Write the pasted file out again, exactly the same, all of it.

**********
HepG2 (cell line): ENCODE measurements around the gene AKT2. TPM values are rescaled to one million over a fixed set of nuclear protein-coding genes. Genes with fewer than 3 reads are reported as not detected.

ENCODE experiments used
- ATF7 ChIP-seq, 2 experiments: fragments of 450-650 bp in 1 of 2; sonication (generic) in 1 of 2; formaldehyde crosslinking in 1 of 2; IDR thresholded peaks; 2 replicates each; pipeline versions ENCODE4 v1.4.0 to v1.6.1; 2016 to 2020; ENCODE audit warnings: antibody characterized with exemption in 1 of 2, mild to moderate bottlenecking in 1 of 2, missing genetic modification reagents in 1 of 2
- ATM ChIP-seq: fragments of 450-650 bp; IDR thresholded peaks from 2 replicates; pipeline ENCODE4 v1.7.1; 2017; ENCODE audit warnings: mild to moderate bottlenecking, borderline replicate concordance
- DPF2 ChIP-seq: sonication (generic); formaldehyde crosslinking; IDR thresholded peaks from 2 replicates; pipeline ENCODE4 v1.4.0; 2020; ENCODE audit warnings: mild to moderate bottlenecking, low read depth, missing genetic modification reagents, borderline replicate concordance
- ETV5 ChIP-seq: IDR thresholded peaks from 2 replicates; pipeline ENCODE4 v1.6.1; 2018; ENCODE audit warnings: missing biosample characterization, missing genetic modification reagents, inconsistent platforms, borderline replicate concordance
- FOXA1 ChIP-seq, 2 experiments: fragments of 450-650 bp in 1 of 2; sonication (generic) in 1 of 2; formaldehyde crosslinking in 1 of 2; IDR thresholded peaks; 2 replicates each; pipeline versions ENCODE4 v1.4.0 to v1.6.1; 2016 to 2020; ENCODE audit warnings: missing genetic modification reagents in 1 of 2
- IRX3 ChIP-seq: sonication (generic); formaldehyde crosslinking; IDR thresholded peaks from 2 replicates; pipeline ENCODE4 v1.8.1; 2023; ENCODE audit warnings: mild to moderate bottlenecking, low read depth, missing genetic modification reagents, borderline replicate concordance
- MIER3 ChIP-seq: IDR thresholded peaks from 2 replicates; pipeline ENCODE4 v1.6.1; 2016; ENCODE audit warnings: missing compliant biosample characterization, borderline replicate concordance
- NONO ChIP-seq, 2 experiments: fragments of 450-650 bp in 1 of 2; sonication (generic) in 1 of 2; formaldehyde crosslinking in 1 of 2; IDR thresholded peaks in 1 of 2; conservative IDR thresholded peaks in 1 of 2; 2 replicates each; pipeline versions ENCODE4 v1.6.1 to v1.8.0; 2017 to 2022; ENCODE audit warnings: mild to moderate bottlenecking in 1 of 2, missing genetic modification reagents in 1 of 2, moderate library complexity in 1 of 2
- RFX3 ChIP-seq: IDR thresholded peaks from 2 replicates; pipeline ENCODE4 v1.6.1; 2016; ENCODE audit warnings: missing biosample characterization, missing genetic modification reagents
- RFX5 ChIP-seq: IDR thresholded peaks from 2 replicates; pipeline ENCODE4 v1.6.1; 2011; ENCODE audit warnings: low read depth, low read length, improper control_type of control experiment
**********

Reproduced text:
HepG2 (cell line): ENCODE measurements around the gene AKT2. TPM values are rescaled to one million over a fixed set of nuclear protein-coding genes. Genes with fewer than 3 reads are reported as not detected.

ENCODE experiments used
- ATF7 ChIP-seq, 2 experiments: fragments of 450-650 bp in 1 of 2; sonication (generic) in 1 of 2; formaldehyde crosslinking in 1 of 2; IDR thresholded peaks; 2 replicates each; pipeline versions ENCODE4 v1.4.0 to v1.6.1; 2016 to 2020; ENCODE audit warnings: antibody characterized with exemption in 1 of 2, mild to moderate bottlenecking in 1 of 2, missing genetic modification reagents in 1 of 2
- ATM ChIP-seq: fragments of 450-650 bp; IDR thresholded peaks from 2 replicates; pipeline ENCODE4 v1.7.1; 2017; ENCODE audit warnings: mild to moderate bottlenecking, borderline replicate concordance
- DPF2 ChIP-seq: sonication (generic); formaldehyde crosslinking; IDR thresholded peaks from 2 replicates; pipeline ENCODE4 v1.4.0; 2020; ENCODE audit warnings: mild to moderate bottlenecking, low read depth, missing genetic modification reagents, borderline replicate concordance
- ETV5 ChIP-seq: IDR thresholded peaks from 2 replicates; pipeline ENCODE4 v1.6.1; 2018; ENCODE audit warnings: missing biosample characterization, missing genetic modification reagents, inconsistent platforms, borderline replicate concordance
- FOXA1 ChIP-seq, 2 experiments: fragments of 450-650 bp in 1 of 2; sonication (generic) in 1 of 2; formaldehyde crosslinking in 1 of 2; IDR thresholded peaks; 2 replicates each; pipeline versions ENCODE4 v1.4.0 to v1.6.1; 2016 to 2020; ENCODE audit warnings: missing genetic modification reagents in 1 of 2
- IRX3 ChIP-seq: sonication (generic); formaldehyde crosslinking; IDR thresholded peaks from 2 replicates; pipeline ENCODE4 v1.8.1; 2023; ENCODE audit warnings: mild to moderate bottlenecking, low read depth, missing genetic modification reagents, borderline replicate concordance
- MIER3 ChIP-seq: IDR thresholded peaks from 2 replicates; pipeline ENCODE4 v1.6.1; 2016; ENCODE audit warnings: missing compliant biosample characterization, borderline replicate concordance
- NONO ChIP-seq, 2 experiments: fragments of 450-650 bp in 1 of 2; sonication (generic) in 1 of 2; formaldehyde crosslinking in 1 of 2; IDR thresholded peaks in 1 of 2; conservative IDR thresholded peaks in 1 of 2; 2 replicates each; pipeline versions ENCODE4 v1.6.1 to v1.8.0; 2017 to 2022; ENCODE audit warnings: mild to moderate bottlenecking in 1 of 2, missing genetic modification reagents in 1 of 2, moderate library complexity in 1 of 2
- RFX3 ChIP-seq: IDR thresholded peaks from 2 replicates; pipeline ENCODE4 v1.6.1; 2016; ENCODE audit warnings: missing biosample characterization, missing genetic modification reagents
- RFX5 ChIP-seq: IDR thresholded peaks from 2 replicates; pipeline ENCODE4 v1.6.1; 2011; ENCODE audit warnings: low read depth, low read length, improper control_type of control experiment